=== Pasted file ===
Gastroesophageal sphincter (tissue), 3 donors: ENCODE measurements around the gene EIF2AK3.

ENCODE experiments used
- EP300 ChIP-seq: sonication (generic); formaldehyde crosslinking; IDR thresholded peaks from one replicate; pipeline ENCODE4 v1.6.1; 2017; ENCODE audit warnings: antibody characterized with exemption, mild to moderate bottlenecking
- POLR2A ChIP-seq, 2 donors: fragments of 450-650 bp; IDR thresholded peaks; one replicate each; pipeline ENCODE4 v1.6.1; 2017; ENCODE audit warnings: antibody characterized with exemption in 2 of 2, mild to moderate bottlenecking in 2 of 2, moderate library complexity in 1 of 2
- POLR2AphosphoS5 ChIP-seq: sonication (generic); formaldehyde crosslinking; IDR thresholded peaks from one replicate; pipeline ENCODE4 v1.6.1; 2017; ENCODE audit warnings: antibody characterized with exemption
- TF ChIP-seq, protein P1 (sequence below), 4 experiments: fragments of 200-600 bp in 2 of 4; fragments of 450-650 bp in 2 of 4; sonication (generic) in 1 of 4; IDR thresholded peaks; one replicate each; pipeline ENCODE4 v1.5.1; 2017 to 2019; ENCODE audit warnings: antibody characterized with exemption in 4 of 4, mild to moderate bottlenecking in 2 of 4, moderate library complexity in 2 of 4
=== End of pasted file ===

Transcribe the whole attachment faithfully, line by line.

Gastroesophageal sphincter (tissue), 3 donors: ENCODE measurements around the gene EIF2AK3.

ENCODE experiments used
- EP300 ChIP-seq: sonication (generic); formaldehyde crosslinking; IDR thresholded peaks from one replicate; pipeline ENCODE4 v1.6.1; 2017; ENCODE audit warnings: antibody characterized with exemption, mild to moderate bottlenecking
- POLR2A ChIP-seq, 2 donors: fragments of 450-650 bp; IDR thresholded peaks; one replicate each; pipeline ENCODE4 v1.6.1; 2017; ENCODE audit warnings: antibody characterized with exemption in 2 of 2, mild to moderate bottlenecking in 2 of 2, moderate library complexity in 1 of 2
- POLR2AphosphoS5 ChIP-seq: sonication (generic); formaldehyde crosslinking; IDR thresholded peaks from one replicate; pipeline ENCODE4 v1.6.1; 2017; ENCODE audit warnings: antibody characterized with exemption
- TF ChIP-seq, protein P1 (sequence below), 4 experiments: fragments of 200-600 bp in 2 of 4; fragments of 450-650 bp in 2 of 4; sonication (generic) in 1 of 4; IDR thresholded peaks; one replicate each; pipeline ENCODE4 v1.5.1; 2017 to 2019; ENCODE audit warnings: antibody characterized with exemption in 4 of 4, mild to moderate bottlenecking in 2 of 4, moderate library complexity in 2 of 4